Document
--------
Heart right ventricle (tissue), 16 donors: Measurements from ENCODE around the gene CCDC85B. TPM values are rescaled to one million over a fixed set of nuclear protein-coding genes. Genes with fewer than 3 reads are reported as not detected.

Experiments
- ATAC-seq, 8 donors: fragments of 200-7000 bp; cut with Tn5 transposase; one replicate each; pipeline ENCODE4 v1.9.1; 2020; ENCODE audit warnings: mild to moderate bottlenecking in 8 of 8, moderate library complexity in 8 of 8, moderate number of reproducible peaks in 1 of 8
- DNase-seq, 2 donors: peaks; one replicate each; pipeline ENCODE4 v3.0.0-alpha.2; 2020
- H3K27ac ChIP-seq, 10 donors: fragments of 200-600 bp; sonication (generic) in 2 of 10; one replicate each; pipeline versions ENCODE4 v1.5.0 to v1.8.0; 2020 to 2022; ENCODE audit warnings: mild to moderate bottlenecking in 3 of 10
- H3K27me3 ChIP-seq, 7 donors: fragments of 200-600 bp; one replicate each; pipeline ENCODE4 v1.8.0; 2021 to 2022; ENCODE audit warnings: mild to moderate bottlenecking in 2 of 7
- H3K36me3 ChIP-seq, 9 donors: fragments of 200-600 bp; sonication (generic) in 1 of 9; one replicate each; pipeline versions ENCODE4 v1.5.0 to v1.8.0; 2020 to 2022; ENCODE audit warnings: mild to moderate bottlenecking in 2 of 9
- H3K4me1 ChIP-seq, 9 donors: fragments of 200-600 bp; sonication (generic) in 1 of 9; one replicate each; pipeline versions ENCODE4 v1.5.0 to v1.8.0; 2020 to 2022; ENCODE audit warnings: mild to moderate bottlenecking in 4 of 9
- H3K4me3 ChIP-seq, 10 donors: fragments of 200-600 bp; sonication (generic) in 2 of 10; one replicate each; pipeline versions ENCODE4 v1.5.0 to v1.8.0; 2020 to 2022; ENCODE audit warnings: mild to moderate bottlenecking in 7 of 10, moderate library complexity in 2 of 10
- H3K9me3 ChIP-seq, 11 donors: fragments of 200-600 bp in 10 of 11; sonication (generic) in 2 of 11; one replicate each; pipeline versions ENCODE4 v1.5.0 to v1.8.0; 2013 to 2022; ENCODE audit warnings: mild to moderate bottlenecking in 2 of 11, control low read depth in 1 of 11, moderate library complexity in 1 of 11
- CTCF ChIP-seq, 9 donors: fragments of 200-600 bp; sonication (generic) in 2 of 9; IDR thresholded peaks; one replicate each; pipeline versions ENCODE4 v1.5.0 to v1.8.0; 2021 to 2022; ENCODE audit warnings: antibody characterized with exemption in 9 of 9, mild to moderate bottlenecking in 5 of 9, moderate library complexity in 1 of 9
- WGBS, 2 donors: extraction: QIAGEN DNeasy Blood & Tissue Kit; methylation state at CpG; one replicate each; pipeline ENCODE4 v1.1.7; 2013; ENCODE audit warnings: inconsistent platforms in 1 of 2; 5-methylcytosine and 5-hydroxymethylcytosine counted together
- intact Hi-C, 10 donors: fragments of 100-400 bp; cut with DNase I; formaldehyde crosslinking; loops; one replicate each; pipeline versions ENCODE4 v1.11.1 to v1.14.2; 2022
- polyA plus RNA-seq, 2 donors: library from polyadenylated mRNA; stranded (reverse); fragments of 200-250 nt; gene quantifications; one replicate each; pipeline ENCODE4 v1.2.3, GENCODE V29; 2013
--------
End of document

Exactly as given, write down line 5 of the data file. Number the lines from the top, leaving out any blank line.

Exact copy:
- H3K27ac ChIP-seq, 10 donors: fragments of 200-600 bp; sonication (generic) in 2 of 10; one replicate each; pipeline versions ENCODE4 v1.5.0 to v1.8.0; 2020 to 2022; ENCODE audit warnings: mild to moderate bottlenecking in 3 of 10